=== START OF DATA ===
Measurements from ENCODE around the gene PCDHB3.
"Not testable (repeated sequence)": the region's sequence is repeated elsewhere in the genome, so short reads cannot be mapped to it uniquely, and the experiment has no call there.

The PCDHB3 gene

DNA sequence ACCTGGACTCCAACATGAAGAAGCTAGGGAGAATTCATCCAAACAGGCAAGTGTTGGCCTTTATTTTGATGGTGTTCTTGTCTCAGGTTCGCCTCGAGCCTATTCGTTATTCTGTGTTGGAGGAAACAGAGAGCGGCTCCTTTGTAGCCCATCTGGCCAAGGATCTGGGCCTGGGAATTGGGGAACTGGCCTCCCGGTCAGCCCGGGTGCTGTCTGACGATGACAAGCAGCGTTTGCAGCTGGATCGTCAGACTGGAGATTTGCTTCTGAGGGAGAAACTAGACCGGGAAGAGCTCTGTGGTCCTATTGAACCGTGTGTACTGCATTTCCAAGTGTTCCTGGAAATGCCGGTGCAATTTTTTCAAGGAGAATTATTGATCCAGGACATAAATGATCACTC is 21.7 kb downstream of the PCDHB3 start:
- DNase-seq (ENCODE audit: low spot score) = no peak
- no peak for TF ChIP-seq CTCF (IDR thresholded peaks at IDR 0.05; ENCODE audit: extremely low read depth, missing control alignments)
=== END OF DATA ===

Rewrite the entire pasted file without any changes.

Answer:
Measurements from ENCODE around the gene PCDHB3.
"Not testable (repeated sequence)": the region's sequence is repeated elsewhere in the genome, so short reads cannot be mapped to it uniquely, and the experiment has no call there.

The PCDHB3 gene

DNA sequence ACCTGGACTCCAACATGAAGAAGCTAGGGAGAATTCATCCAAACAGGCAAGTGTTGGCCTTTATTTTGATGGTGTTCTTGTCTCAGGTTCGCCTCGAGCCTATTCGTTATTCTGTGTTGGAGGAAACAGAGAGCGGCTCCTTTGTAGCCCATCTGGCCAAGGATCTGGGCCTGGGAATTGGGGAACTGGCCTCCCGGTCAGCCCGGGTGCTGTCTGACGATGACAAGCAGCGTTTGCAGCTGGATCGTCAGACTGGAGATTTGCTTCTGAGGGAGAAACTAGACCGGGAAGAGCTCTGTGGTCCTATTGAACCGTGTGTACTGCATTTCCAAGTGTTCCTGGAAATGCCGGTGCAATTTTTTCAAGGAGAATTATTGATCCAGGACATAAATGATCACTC is 21.7 kb downstream of the PCDHB3 start:
- DNase-seq (ENCODE audit: low spot score) = no peak
- no peak for TF ChIP-seq CTCF (IDR thresholded peaks at IDR 0.05; ENCODE audit: extremely low read depth, missing control alignments)